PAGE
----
The Seattle Seahawks improved their record to 2-1 with a strong second-half performance against the Carolina Panthers. As with most games, the Hawks still have some things to work on. Overall, this was a solid win and points to even better things in the future.
I'm going to be upfront about this, gang. The title of this article is a bit misleading. I really can't say there were any duds in this game - at least not on the Seahawks. I'll leave it to our friends at Fansided's Panthers site to perform their own autopsy. We'll just celebrate our team's big win.
Oh, and there weren't just three studs in those sweet Super Bowl XLVIII unis, either. You could easily name a dozen Seahawks for standout performance in this game, and you'd still be missing a few guys. I'll name a few of those honorable mentions before I move on to my selections. Unless you name, oh, let's say McClendon Curtis, I probably wouldn't argue with you. Curtis is about the only O-lineman that didn't play Sunday, if you were wondering.
So let's get to my honorable mentions first. Speaking of the offensive line, at one point in the game, Seattle had exactly one of their five starters on the field. Ben Brown is the Hawks third-string center, and he was in for eight snaps, subbing for guard Damien Lewis. Starter Evan Brown and backup tackles Jake Curhan and Stone Forsythe played every snap, along with rookie guard Anthony Bradford.
The Seattle Seahawks had no shortage of studs in Week 3
This unit allowed eight quarterback hits and two sacks. No, that isn't great, but for one starter out of five, it's pretty darn good. They also helped fuel the Seahawks run game. The Hawks running backs averaged 3.4 yards before contact (raw stats from pro-football-reference-com). Compare that to the Panthers RBs, who averaged a minuscule 1.2 yards before being greeted by a white jersey. That qualifies as a stud performance to me.
Staying with offense, how about the man who engendered one of the 12s favorite chants, "More Bobo"? He only had one catch, but it was spectacular. It was critical, too, as it put the Seahawks up by 15 with 4:17 left in the game. Seattle then went ahead by two more, but we'll get to that shortly.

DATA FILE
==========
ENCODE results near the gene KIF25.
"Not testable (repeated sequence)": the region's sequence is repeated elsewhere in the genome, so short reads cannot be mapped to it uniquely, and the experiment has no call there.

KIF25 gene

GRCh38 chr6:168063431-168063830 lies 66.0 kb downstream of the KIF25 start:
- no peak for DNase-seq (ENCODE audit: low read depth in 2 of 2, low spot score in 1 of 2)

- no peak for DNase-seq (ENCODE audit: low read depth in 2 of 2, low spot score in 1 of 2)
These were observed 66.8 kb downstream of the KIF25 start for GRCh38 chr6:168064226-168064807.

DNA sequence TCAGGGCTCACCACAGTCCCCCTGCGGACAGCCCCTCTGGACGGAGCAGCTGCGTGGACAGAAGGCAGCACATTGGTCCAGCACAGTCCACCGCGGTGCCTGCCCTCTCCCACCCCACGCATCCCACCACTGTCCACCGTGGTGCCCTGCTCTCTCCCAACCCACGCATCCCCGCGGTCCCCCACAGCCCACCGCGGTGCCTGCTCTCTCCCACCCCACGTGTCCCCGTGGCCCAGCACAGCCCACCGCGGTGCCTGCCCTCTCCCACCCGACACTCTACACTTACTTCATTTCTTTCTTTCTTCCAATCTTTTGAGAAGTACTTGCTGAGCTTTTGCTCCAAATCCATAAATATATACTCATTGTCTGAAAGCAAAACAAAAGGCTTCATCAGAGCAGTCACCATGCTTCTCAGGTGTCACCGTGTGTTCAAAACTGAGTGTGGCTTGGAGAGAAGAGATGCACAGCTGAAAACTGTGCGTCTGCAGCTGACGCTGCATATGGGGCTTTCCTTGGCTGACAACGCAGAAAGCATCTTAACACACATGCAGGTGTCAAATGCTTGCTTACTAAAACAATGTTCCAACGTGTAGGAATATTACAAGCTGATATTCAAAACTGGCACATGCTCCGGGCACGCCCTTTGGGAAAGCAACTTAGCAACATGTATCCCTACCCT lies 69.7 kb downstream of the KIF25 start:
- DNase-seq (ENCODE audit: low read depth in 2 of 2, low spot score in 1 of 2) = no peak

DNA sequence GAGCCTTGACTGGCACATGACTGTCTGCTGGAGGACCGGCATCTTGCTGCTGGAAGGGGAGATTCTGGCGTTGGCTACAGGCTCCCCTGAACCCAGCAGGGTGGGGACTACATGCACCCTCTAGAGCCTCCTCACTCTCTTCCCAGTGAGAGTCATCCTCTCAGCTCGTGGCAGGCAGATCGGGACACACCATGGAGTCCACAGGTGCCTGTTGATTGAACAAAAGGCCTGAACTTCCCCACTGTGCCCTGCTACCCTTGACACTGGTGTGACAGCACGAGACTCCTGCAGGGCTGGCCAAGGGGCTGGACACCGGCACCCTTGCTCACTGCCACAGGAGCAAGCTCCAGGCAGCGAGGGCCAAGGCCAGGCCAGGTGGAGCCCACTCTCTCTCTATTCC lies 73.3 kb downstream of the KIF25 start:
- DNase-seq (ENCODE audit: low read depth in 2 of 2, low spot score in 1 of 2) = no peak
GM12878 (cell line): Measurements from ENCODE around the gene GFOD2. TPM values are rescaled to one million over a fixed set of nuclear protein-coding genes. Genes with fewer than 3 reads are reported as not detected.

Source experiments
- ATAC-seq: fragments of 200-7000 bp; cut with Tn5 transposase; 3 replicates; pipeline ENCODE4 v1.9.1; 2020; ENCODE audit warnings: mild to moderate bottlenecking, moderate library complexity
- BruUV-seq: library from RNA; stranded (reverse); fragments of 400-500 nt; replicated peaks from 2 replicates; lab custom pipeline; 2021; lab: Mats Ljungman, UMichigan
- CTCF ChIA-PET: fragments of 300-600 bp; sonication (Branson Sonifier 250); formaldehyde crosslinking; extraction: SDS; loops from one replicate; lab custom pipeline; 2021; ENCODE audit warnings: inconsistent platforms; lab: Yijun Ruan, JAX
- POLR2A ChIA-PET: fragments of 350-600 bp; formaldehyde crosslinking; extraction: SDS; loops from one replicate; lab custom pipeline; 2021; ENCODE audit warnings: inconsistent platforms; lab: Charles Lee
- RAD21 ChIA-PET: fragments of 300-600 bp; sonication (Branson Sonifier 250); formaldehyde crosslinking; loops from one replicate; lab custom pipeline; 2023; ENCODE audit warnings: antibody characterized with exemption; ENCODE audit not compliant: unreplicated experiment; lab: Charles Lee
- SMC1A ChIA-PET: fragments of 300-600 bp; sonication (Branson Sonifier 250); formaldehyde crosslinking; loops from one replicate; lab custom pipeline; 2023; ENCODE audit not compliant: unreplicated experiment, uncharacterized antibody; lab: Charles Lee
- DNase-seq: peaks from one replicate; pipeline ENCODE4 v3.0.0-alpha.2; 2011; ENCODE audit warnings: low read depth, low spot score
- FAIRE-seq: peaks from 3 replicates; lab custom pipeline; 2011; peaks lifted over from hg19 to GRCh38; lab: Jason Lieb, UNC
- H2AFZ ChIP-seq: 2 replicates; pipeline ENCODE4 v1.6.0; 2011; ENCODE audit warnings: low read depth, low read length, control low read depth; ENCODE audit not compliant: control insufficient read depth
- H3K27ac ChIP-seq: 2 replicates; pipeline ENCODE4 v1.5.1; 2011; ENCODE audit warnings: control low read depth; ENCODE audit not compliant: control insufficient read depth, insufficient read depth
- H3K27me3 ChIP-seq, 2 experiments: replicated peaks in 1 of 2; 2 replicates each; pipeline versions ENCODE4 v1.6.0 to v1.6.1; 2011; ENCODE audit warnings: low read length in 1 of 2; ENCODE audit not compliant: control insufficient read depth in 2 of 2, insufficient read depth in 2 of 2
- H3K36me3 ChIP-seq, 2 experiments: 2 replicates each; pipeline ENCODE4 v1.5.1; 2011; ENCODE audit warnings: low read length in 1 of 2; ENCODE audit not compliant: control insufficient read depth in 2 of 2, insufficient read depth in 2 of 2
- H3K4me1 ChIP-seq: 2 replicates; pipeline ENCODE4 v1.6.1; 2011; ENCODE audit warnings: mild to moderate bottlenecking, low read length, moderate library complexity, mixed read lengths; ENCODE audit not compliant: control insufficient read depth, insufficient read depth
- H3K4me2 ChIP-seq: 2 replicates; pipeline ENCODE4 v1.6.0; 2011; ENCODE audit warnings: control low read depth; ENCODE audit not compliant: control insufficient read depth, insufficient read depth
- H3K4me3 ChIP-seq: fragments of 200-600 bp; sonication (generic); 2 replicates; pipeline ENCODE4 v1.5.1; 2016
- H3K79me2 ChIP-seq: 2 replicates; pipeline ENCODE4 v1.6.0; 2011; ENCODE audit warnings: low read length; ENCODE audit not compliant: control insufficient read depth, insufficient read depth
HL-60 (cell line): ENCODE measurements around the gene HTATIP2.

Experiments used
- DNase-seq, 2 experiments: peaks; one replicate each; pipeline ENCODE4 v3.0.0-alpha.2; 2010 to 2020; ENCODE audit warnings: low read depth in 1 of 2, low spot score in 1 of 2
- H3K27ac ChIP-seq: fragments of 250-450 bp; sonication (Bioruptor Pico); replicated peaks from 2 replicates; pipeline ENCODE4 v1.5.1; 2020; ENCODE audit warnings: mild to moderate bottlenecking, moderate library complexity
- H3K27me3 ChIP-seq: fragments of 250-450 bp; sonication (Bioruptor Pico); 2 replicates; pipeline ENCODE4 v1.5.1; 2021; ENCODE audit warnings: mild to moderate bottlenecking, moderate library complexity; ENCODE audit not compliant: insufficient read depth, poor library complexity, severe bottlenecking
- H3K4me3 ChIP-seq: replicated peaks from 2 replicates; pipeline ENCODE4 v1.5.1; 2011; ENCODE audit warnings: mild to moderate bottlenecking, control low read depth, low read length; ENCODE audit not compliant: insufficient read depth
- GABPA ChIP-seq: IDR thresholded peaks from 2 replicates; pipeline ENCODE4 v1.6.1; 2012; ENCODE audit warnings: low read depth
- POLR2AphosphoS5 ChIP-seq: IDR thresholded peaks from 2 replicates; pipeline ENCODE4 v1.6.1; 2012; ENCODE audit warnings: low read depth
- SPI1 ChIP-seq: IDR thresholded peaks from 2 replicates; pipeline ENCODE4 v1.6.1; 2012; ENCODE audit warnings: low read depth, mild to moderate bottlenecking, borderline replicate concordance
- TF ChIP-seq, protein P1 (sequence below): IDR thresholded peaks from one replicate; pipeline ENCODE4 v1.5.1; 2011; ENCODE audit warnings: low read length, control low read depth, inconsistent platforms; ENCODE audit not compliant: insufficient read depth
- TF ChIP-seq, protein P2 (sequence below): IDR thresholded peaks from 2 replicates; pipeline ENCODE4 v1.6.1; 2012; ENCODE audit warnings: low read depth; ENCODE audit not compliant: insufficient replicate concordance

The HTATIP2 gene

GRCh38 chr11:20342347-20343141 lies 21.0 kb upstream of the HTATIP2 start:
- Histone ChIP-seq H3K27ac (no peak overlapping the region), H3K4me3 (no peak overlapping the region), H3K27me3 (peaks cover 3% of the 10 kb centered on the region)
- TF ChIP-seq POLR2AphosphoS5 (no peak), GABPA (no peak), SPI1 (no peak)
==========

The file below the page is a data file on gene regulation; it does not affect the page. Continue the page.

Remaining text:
I cannot overstate the importance of what Bobo did on that play and what he brings to this team. He set as if staying in to block, then gave a little shuffle as to adjust his block, and then took off. Geno Smith hit him in stride at the very back of the end zone, and the 6'4" Bobo did his best Tyler Lockett impression, getting both feet inbounds with about an inch to spare. Secondaries seem to forget he can catch the ball, and when they remember, it's too late.
Wow, that was a lot for an honorable mention, wasn't it? Okay, let me get to that two-point conversion and the man who made it happen. Yes, Tyler Lockett made a typical brilliant catch in tight coverage. But Geno Smith - man, oh man. Don't forget this was a two-point conversion, so the play began at the Panthers two-yard line. Smith was under pressure, spun away once, then rolled right. He launched the ball from well outside the right hashmark across the field to the left corner of the endzone, where Lockett hauled the pass in.
It wasn't a desperation throw at all, but a perfect strike where only Lockett could make the play. Smith had one rough stretch in the game when he completed just one of eight passes, true. But he was on fire after that. Smith connected on 12 of 13 passes in the second half, leading the Hawks to 25 points to close out the win.
One more honorable mention, okay? Please? I can't count Zach Charbonnet as one of the three biggest performers in this game, not with what the other standouts did. But for a guy who just had nine carries, this guy made a statement. You know the play, of course. Charbonnet showed exactly why Pete Carroll had been talking all summer about how hard the rookie runs. He looked good on most of his carries, hitting the hole immediately and usually picking up yardage.
But the play that got the ball to the Panthers two-yard line to set up the Smith-Bobo score was special. He served notice to the league that when you play the Seahawks, you're going to get hit, even when you're up against the offense. And you may be separated from your soul, as was safety Sam Franklin Jr.